If you want to find the absolute screen coordinates of a child window, use the clientToScreen function. The value you receive will be very close to the parent windows offset, except it will include an offset for the height of the titlebar and the width of one border edge.
Finally, what sort of issue do I see when I realize I have a coordinate system issue? If I move my parent window to the upper left corner of my screen, and it appears to work, but then as I move the window further away all of my drawing code for the children seem to move in the same direction as the parent only twice as fast, your child window is painting with screen coordinates.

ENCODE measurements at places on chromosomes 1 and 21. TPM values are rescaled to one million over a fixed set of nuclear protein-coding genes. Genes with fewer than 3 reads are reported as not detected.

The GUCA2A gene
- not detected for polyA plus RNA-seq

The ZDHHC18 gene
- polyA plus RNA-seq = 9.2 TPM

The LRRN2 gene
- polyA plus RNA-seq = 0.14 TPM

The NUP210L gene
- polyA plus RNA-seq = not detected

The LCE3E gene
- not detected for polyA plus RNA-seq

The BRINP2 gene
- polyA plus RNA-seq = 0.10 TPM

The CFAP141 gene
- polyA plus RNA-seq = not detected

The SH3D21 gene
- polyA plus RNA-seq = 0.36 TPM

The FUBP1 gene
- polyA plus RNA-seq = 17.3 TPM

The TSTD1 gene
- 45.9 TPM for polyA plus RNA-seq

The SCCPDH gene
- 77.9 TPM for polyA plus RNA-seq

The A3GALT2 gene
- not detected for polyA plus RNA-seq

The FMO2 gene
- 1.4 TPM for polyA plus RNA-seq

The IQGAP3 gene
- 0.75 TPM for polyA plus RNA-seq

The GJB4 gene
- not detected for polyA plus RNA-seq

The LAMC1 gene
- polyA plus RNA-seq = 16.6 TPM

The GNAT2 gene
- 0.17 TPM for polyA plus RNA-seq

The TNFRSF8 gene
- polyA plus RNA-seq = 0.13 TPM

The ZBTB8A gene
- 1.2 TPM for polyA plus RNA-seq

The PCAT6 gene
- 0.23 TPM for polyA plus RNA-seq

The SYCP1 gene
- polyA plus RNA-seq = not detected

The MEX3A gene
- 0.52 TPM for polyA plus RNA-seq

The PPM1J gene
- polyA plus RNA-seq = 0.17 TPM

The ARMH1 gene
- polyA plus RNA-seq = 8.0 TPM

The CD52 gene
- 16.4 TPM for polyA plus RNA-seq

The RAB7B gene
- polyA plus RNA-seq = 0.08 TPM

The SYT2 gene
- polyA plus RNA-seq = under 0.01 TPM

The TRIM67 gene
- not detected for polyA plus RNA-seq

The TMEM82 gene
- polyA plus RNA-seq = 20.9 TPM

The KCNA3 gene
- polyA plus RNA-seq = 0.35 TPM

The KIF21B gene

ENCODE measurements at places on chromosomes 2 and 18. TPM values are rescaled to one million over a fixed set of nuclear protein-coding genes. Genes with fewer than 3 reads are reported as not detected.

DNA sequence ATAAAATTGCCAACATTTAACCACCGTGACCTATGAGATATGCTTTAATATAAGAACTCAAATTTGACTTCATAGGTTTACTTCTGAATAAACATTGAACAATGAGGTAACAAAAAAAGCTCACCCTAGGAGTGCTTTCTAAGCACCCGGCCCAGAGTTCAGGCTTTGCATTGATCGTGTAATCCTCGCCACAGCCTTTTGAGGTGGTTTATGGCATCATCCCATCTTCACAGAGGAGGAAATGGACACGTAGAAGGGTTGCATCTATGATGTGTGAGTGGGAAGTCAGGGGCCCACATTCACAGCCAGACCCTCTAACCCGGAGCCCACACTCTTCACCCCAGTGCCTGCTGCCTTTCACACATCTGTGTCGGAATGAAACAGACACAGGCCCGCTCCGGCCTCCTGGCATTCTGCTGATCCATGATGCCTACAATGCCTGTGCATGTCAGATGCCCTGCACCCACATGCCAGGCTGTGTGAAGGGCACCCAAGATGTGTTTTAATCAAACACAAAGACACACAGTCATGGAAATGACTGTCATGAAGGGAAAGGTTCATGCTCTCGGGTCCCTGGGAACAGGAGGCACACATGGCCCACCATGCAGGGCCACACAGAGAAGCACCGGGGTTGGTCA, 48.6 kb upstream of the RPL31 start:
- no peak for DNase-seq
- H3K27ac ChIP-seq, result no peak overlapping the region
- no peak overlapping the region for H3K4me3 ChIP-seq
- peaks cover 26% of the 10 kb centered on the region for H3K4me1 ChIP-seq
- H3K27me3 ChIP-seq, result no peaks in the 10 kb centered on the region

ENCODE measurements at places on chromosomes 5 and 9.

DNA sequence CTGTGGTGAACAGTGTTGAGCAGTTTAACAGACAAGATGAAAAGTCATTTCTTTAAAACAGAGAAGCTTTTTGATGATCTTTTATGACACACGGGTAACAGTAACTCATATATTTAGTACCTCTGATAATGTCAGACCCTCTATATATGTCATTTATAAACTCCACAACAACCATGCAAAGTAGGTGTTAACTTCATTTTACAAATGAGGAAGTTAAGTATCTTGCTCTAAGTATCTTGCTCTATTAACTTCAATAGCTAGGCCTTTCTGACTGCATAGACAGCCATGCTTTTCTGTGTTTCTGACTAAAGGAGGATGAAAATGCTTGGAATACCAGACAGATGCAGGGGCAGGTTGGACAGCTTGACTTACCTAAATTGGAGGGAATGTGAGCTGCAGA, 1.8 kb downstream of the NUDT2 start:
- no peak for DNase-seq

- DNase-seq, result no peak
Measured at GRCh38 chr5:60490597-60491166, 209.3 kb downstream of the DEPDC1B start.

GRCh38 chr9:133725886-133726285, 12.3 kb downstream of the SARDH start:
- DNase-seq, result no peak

There are other possible issues and solutions, that is the most common one I run into. If this doesnt help, maybe you can provide some more detail of what you are seeing and I will try to give a few more suggestions.
Good Luck
All of my software is powered by a single Watt.

QuestionRegions Pinmembercrazymike193820-Dec-11 14:18 
AnswerRe: Regions PinmemberPaul Watt21-Dec-11 15:39 
GeneralMy vote of 5 Pinmembercrazymike193823-Oct-11 11:13 
GeneralRe: My vote of 5 PinmemberPaul Watt23-Oct-11 14:54 
GeneralMy vote of 5 Pinmemberrkjpsn7-Dec-10 12:52 
GeneralGood job! PinmemberJoeJiao12-Jul-10 7:36 
Questionhow to fill a region of independent block. Pinmemberfaju21-Apr-09 4:55 
AnswerRe: how to fill a region of independent block. PinmemberPaul Watt21-Apr-09 6:28